Chris Christie has an Iowa problem. And a New Hampshire and South Carolina one, too. These three states have traditionally been the Republicans’ gateway to their presidential nomination. In the last four contested Republican primaries for president, three of the  four eventual nominees — George H.W. Bush, Bob Dole and George W. Bush — won two of the three states. Interestingly, Mitt Romney lost two of the three. Republicans will likely amend their nominating process in 2016 to limit the number of debates and to compress the primary season to avoid a repeat of the 2012 fiasco which so weakened Romney. But when either party contemplates reform, New Hampshire and Iowa have always found a way to hold fast, with South Carolina on the Republican side just as firm.

So how does Chris Christie handle this gauntlet of states where, overwhelmingly, the Republican grassroots will view him with deep suspicion. Cozying up to Obama? Christie is guilty. Coveting federal aid? Guilty. Dropping state opposition to gay marriage and being pro-life with exceptions? Guilty and guilty. In other words, Christie’s lack of orthodoxy, his very appeal to establishment Republicans, will make his road rough in the early primaries. A read of the state Republican party platforms in Iowa, New Hampshire and South Carolina gives a clear view of the hard-line views of these states’ activists. Their opposition to abortion is absolute; they favor a human life amendment to the Constitution. As is their opposition to gay marriage. And there are other quirks in these platforms: Iowa’s Republican Party favors a constitutional amendment to guarantee the ability to home school and the teaching of evolution as “only a theory.” South Carolina’s platform makes clear its opposition to laws that would end discrimination against homosexuals in the workplace, which conflicts with Christie’s appointment of the first openly gay member of New Jersey’s Supreme Court.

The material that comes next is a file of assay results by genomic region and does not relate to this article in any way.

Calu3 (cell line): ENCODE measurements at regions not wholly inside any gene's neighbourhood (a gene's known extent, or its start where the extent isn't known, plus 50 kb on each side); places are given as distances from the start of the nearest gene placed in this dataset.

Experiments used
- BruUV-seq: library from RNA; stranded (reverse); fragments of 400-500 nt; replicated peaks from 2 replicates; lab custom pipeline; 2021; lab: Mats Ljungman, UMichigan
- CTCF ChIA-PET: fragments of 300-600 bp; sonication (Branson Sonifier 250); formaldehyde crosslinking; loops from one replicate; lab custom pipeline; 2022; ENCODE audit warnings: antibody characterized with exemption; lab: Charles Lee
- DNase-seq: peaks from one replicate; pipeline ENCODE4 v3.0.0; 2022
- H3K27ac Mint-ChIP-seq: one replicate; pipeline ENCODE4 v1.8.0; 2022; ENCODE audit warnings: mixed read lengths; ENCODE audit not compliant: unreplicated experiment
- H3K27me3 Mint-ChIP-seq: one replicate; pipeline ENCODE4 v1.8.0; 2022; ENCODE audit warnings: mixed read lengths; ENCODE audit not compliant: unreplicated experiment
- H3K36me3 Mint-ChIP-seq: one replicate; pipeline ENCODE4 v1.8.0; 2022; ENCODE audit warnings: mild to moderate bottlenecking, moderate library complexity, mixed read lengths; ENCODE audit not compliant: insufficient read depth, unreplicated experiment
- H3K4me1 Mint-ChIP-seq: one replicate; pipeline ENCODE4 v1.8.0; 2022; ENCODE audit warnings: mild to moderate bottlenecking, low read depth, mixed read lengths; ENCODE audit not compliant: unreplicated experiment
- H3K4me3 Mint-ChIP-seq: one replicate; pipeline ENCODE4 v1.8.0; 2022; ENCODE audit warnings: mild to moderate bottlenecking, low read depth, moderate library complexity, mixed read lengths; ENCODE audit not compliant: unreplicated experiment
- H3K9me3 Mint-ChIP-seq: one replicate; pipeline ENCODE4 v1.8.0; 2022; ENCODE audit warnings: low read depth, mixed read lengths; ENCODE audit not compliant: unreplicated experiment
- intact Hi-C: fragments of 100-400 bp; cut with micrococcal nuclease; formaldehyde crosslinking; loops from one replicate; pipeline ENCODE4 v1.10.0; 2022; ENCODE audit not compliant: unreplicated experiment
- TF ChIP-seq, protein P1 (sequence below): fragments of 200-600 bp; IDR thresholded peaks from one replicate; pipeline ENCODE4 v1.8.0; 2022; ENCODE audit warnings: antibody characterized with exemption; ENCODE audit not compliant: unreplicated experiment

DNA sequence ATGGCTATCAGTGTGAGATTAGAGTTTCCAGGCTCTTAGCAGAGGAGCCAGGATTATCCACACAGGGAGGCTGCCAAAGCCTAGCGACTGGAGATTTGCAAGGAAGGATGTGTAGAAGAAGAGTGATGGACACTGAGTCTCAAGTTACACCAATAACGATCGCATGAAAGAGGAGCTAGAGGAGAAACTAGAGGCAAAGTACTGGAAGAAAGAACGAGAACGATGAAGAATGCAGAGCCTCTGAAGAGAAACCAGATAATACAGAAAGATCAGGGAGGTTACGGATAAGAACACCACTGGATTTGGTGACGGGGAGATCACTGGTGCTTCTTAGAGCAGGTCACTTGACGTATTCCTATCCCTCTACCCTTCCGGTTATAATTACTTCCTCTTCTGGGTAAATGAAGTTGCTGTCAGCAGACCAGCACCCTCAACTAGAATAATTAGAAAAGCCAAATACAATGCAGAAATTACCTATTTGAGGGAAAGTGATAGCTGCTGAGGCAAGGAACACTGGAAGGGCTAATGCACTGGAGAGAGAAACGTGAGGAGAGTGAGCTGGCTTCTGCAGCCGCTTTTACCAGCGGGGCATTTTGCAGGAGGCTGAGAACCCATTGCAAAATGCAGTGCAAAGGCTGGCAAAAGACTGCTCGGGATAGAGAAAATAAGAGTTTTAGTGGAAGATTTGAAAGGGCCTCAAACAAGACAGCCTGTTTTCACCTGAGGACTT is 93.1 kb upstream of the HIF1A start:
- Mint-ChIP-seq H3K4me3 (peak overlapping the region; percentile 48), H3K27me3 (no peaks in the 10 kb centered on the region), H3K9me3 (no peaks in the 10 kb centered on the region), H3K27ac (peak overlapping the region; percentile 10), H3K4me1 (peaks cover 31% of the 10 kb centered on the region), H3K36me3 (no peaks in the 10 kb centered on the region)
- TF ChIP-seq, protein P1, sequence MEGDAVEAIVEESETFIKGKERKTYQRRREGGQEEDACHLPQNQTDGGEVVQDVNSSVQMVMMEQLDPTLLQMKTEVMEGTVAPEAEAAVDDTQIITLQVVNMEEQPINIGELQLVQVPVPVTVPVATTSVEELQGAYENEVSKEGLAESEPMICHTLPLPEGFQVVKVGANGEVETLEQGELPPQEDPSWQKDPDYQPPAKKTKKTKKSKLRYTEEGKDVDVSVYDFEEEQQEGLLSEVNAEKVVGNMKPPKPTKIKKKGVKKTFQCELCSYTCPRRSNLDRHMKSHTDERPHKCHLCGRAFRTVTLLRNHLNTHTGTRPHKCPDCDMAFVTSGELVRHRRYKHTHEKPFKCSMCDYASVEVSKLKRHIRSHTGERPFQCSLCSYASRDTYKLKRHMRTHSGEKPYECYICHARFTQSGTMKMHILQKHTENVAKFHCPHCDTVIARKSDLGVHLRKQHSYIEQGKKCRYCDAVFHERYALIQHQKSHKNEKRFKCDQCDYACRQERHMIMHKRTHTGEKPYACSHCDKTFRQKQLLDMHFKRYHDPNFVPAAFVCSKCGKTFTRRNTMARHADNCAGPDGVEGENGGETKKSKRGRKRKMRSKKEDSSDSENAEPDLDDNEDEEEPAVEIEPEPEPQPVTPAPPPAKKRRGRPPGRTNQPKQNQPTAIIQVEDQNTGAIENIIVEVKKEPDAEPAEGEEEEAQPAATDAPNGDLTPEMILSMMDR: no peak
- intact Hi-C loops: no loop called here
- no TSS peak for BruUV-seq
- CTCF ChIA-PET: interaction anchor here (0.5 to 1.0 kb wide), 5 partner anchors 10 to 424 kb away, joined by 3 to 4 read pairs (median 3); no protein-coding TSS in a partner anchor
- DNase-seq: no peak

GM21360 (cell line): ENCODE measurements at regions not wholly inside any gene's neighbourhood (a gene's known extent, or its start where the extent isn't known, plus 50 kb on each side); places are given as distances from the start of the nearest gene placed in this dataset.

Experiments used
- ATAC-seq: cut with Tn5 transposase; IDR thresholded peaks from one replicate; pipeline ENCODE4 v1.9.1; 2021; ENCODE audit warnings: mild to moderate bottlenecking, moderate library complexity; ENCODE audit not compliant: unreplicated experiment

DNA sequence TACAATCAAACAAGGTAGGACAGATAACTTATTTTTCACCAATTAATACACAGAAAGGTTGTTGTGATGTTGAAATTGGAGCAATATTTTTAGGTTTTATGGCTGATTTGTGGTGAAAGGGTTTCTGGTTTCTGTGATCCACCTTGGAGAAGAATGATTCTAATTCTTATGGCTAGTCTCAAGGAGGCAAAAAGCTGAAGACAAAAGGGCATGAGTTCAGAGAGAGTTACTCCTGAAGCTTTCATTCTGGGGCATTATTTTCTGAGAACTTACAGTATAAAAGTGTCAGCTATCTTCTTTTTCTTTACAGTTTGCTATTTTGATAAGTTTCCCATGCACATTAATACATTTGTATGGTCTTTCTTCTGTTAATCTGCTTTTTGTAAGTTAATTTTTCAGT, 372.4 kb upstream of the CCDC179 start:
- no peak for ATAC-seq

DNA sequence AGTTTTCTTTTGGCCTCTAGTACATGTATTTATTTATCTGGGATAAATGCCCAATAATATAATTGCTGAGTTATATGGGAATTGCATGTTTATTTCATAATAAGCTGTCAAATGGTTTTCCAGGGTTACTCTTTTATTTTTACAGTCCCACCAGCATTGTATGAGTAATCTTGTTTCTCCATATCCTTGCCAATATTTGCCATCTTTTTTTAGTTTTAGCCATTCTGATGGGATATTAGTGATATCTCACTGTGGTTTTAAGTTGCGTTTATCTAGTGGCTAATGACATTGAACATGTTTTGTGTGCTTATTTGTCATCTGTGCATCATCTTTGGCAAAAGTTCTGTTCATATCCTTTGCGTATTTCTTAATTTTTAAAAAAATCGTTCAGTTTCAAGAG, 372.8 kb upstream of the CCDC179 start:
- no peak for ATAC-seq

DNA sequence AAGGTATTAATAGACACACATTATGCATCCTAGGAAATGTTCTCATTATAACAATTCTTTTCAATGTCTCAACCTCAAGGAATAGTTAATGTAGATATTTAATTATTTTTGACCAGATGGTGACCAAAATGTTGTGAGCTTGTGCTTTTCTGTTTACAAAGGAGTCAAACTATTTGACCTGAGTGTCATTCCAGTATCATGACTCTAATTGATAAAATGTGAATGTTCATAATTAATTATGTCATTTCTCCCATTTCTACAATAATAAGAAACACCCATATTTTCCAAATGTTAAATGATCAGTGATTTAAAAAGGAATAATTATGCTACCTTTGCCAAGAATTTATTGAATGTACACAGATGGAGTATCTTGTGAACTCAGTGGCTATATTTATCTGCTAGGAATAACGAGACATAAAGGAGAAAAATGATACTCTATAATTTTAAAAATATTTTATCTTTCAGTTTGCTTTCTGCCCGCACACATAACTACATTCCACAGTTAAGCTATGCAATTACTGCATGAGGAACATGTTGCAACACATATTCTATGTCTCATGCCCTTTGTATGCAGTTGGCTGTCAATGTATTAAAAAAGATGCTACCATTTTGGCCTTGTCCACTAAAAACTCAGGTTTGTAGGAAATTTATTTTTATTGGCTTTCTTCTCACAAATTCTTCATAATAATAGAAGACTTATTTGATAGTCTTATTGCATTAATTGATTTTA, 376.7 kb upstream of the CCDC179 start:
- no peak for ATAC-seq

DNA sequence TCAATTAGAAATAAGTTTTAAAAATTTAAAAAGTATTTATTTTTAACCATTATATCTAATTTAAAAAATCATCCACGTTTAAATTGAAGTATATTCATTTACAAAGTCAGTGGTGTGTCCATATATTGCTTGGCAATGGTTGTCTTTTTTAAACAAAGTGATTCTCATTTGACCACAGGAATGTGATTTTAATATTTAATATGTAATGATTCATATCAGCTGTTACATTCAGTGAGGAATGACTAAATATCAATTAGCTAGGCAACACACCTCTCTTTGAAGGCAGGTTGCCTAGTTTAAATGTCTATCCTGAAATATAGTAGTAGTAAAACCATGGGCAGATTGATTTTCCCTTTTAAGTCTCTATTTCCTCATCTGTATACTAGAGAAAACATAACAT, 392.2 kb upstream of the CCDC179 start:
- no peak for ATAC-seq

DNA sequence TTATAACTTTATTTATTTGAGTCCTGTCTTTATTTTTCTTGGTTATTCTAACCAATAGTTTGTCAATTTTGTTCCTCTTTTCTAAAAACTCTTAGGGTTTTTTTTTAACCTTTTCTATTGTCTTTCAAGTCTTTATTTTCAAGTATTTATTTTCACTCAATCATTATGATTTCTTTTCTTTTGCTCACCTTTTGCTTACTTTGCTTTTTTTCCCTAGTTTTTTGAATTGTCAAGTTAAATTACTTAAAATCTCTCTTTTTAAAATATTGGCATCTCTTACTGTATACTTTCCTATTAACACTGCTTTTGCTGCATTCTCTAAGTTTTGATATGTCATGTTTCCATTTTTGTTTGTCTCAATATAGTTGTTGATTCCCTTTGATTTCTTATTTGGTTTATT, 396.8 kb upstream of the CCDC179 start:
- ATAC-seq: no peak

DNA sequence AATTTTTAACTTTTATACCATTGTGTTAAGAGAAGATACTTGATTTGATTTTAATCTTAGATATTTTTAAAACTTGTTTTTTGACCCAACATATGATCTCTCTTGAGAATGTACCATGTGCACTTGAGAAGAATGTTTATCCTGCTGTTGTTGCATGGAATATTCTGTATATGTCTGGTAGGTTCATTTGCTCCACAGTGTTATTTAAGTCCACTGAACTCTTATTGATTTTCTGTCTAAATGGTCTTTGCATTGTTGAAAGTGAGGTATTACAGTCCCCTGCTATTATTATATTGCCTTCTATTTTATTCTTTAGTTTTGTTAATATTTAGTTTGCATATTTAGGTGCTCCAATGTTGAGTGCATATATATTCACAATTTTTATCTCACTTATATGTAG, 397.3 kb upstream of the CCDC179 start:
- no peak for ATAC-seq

Like other recent moderate Republican presidential wannabes (Rudy Guiliani, Jon Huntsman), Christie will face the difficult strategic choice of playing hard in early primaries and risk losing, or sit them out and risk losing his allure. He may yet figure a way out of this Republican conundrum, but he would be the first.